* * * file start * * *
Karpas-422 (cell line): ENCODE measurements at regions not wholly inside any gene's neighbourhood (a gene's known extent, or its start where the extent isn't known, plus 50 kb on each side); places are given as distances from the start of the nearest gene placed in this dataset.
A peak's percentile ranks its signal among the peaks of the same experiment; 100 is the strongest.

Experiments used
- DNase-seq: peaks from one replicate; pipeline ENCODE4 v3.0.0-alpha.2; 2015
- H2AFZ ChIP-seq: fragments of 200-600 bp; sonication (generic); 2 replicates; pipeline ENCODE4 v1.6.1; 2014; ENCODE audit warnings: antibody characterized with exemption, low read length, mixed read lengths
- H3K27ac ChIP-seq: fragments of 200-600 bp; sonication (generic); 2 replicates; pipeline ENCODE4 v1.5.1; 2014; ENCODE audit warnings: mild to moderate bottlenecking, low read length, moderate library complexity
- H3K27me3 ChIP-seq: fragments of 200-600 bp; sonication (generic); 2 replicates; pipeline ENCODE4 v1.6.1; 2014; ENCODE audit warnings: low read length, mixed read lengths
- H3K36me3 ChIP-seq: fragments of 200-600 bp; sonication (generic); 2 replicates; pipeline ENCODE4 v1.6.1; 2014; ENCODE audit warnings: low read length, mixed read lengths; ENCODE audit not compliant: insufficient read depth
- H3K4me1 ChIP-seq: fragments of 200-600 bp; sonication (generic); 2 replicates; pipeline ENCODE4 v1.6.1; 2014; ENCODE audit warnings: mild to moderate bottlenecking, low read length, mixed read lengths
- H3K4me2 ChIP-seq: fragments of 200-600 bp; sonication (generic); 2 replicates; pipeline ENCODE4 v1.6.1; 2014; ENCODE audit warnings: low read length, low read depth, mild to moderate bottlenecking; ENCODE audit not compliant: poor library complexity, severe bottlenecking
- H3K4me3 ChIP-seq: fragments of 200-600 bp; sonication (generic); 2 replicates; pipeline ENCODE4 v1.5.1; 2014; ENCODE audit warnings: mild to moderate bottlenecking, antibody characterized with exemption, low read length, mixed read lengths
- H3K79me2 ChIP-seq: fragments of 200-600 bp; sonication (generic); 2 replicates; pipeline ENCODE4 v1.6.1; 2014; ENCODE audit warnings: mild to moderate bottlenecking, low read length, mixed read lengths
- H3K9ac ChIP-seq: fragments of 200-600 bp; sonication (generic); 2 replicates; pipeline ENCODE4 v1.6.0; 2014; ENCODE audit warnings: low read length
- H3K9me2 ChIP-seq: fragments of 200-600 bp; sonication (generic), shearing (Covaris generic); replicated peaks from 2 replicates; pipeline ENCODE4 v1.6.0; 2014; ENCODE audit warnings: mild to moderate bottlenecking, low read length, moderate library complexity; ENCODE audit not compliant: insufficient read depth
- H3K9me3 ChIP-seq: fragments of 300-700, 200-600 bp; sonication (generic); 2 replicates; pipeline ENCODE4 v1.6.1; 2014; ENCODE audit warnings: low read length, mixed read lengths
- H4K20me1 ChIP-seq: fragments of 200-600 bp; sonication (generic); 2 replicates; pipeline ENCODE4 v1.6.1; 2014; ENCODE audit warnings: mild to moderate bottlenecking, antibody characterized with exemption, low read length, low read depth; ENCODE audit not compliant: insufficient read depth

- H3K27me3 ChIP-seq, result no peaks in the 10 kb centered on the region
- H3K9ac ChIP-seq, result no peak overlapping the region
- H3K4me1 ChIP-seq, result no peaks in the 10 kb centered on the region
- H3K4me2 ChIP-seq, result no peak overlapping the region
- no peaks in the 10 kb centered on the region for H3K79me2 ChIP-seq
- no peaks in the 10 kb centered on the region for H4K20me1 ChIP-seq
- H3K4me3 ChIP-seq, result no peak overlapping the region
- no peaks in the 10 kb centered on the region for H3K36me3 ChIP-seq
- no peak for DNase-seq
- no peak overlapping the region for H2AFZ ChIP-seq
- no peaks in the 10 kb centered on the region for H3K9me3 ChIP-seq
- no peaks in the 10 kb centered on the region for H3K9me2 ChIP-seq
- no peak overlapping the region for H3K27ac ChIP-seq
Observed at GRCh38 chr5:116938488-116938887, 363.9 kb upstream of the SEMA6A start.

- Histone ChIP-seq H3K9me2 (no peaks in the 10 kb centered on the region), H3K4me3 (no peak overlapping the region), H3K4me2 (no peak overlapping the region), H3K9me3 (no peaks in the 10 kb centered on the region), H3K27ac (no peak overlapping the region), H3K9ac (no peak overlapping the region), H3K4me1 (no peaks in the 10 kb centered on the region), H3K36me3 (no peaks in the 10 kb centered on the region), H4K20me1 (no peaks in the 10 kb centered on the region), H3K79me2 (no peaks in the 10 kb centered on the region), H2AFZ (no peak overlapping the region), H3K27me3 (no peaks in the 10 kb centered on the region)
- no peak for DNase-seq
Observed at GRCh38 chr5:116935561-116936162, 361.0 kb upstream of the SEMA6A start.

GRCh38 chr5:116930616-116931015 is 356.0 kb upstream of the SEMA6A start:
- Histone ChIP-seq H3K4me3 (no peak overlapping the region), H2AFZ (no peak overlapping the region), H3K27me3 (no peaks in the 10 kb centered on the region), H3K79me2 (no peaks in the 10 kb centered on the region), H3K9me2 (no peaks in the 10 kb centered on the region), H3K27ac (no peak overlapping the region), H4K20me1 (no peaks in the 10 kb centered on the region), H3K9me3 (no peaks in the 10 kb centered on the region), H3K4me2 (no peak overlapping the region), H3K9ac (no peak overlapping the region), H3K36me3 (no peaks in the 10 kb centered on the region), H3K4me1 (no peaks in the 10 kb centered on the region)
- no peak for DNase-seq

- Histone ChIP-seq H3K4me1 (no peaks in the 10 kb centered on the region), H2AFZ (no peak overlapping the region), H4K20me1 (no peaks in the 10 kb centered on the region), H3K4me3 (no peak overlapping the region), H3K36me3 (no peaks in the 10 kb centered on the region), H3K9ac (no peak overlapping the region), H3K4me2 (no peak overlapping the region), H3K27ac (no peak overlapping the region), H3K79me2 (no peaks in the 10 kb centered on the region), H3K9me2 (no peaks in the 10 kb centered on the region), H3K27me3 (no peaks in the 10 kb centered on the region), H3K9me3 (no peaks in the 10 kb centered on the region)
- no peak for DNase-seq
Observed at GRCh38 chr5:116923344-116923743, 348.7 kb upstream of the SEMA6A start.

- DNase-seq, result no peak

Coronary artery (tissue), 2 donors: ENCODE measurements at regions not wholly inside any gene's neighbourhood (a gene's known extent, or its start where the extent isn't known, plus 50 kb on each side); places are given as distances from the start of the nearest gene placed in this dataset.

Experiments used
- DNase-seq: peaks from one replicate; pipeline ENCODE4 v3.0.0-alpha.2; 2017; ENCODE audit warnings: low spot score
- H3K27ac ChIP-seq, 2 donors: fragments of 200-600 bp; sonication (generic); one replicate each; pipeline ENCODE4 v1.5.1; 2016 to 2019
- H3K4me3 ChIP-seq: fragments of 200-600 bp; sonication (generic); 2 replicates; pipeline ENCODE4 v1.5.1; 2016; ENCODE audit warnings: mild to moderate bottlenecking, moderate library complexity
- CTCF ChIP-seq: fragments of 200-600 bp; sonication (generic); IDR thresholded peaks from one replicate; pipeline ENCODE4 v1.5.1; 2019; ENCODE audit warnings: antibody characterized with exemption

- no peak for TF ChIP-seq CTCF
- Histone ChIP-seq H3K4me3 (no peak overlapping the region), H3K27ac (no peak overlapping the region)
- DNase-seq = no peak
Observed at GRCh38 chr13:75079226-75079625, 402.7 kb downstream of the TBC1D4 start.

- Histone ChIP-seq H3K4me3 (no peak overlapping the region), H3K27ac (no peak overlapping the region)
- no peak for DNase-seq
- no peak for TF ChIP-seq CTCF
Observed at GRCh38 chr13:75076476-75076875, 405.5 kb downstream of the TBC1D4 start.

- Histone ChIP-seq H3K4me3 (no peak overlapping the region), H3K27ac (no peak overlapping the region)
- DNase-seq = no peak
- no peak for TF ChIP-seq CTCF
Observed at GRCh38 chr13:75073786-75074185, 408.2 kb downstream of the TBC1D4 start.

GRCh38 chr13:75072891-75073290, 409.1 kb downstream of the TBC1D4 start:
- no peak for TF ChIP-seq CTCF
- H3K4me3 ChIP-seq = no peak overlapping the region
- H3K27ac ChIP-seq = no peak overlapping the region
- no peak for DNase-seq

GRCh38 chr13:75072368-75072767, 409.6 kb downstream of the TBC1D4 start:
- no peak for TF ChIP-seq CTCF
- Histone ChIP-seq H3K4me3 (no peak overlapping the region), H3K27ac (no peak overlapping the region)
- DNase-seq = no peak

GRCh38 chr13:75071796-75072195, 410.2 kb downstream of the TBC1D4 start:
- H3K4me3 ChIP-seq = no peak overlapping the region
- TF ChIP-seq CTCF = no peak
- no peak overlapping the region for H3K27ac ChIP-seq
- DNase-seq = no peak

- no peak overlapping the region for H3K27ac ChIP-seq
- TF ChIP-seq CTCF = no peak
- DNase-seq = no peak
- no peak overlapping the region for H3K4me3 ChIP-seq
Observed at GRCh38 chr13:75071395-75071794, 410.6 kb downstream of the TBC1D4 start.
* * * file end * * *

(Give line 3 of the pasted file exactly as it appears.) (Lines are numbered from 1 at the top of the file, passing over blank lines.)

Experiments used